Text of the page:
When it comes to applying for new lines of credit, having too many open looks bad. If you have a lot of old store cards and credit cards that you don’t use anymore, make sure you cancel some of them. However, having no evidence of past credit use will also count against you so don’t rush out and cancel credit cards that you do actually use. Another tip – if you’ve had a bank account for years and it has a good credit history, you should keep it open as evidence of your stability.

Use credit wisely

Showing that you can borrow money and pay it back on time is key to building your credit score. For people just starting out, this might mean dipping into a free or arranged overdraft and then going back into the black on payday. You should also consider getting a credit card for regular purchases and paying it off in full each month. Never take a payday loan – the lender might claim that repayments will improve your credit rating, but in reality it’s a big black mark on your credit history.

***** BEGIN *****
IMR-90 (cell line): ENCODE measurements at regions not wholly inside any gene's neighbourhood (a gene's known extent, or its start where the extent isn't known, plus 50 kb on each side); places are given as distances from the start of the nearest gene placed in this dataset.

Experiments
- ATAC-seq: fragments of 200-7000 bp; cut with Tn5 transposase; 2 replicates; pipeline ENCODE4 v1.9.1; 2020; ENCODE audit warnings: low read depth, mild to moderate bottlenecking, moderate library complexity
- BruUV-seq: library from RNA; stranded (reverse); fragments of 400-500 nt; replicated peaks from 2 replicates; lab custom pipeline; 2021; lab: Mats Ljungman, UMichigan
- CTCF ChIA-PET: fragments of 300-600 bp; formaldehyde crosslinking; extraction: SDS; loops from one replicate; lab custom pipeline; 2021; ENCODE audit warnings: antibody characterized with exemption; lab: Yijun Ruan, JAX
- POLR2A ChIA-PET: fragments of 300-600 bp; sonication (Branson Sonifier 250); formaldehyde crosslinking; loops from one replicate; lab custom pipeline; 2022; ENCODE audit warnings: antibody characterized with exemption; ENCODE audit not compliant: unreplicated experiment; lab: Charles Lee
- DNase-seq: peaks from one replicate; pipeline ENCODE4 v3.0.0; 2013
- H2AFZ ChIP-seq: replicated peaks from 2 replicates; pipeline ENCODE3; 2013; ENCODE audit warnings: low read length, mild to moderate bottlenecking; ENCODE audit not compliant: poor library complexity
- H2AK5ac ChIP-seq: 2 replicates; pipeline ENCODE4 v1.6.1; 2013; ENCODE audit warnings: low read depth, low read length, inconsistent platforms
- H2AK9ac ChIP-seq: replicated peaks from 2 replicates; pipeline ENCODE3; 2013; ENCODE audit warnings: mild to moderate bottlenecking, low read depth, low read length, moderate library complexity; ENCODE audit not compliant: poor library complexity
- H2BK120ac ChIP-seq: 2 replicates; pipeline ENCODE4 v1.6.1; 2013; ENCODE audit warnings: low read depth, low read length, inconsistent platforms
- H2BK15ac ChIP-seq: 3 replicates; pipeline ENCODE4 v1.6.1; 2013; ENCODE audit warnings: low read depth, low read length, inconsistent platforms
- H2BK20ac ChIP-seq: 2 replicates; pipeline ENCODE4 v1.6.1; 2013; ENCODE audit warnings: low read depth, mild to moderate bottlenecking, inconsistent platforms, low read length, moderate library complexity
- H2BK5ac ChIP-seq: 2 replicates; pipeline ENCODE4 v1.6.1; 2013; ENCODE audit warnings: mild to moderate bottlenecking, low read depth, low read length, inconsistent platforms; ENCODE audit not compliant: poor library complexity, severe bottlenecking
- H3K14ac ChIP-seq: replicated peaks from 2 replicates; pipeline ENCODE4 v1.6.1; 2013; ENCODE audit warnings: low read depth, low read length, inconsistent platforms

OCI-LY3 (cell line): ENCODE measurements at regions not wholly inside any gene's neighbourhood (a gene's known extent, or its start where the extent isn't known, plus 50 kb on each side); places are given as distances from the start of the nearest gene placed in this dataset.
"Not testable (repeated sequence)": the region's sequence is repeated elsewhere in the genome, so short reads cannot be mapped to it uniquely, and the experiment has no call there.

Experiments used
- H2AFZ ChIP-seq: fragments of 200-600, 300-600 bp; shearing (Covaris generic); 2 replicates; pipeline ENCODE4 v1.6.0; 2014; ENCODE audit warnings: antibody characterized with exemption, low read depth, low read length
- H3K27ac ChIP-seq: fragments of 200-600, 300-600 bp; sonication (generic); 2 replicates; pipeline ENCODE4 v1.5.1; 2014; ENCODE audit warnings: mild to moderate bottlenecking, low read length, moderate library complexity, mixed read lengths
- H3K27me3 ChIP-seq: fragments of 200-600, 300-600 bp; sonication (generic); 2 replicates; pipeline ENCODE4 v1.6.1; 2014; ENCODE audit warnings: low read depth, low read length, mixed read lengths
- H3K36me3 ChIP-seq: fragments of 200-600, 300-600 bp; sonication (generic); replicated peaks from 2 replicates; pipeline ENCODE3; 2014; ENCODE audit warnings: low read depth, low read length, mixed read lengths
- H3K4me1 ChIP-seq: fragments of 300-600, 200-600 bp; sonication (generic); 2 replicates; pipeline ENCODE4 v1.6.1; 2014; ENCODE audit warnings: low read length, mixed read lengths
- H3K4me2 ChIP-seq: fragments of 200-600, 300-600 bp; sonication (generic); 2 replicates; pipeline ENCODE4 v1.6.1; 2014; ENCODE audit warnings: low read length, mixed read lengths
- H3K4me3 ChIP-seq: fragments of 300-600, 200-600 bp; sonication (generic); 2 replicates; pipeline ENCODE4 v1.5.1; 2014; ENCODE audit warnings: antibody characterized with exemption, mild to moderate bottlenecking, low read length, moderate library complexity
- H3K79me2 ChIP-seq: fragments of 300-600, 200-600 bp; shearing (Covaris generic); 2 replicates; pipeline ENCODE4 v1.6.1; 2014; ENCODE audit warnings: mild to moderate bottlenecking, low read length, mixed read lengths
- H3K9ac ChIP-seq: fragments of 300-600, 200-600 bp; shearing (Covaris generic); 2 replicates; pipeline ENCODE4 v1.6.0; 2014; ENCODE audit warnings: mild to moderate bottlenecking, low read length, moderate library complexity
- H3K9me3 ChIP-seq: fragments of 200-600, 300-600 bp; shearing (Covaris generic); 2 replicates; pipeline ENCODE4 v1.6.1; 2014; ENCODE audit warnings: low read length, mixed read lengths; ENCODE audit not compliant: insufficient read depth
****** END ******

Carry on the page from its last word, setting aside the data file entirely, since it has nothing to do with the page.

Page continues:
What you can do right now

If you have an arranged overdraft, and you want to save while you’re using it, you can turn on saving in overdraft. To turn it on, just click here.

  • Debt Camel

    Credit Ladder doesn’t affect your credit score at all at the moment and doesn’t even appear on your reports. They are just hoping it will at some point in the future. There are some potential pretty big disadvantages with it too, see

  • John Hickey

    We are always told not to disclose our banking log in details.I bank with Nationwide.Are they OK with their customers sharing their log in details with Chip?